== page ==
Sac Bee Editorial: If Wells Fargo wants to apologize, it should back this legislation
After getting nailed for opening bogus accounts without customers’ knowledge, you might think – if only as penance – that Wells Fargo would bless legislation aimed at ensuring that financial institutions never again engage in such predatory practices. Think again.
One of the ways the big San Francisco-based bank has sought to avoid full responsibility for its now-infamous ripoff has been to try to prevent its victims from suing. Many of those Wells Fargo had targeted were customers with legitimate accounts, whom the bank signed up for new credit cards and accounts without authorization or, in some cases, their knowledge.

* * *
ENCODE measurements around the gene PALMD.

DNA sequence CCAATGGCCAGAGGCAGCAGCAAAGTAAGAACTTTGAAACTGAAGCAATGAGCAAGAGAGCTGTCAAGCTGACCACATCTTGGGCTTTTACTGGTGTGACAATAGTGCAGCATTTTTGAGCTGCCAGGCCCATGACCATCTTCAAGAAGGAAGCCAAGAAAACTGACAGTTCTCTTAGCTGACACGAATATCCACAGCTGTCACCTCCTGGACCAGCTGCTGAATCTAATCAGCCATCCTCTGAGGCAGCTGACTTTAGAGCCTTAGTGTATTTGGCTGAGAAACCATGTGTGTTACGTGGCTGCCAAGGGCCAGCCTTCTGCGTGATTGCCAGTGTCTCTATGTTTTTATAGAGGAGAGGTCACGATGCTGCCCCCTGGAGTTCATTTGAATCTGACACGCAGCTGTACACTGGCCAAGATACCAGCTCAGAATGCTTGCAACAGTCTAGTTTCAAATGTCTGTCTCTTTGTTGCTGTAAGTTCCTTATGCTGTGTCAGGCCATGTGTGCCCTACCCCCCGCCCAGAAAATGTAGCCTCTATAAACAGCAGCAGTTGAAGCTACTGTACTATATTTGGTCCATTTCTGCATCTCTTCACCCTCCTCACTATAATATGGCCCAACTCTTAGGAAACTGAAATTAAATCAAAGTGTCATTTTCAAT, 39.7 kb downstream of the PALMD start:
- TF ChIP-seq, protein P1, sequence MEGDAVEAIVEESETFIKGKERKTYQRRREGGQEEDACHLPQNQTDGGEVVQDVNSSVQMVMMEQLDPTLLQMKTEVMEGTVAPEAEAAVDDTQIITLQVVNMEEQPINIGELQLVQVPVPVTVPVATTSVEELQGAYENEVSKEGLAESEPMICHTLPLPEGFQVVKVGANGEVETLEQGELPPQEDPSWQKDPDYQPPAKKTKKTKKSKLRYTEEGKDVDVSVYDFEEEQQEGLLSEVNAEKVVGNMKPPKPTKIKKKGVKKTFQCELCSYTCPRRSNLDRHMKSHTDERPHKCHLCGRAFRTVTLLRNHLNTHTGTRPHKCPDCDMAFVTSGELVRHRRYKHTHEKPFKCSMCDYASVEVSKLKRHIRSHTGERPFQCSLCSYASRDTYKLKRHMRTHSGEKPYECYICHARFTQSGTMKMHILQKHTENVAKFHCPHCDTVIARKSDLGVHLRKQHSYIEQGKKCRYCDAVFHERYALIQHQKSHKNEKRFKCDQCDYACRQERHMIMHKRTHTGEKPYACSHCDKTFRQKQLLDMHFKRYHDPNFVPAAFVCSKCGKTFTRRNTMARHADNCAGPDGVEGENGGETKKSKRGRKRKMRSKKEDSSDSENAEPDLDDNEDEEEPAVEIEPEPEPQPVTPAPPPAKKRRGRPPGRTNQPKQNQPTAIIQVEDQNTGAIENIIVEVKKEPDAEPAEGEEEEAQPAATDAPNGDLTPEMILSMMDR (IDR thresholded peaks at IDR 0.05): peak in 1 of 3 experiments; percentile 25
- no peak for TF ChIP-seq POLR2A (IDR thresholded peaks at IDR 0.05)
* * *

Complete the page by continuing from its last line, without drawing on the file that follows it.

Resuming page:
Like many corporations, Wells Fargo had tucked broad arbitration clauses into the fine print of those legitimate accounts, and after the scandal, the bank invoked them to claim that disputes over the unauthorized accounts also must be resolved in secret arbitration proceedings, not taken to court.
Incredibly, some courts have sided with Wells Fargo; that’s how far the law now leans in favor of corporations. California Treasurer John Chiang and Sen. Bill Dodd, D-Napa, are responding with Senate Bill 33.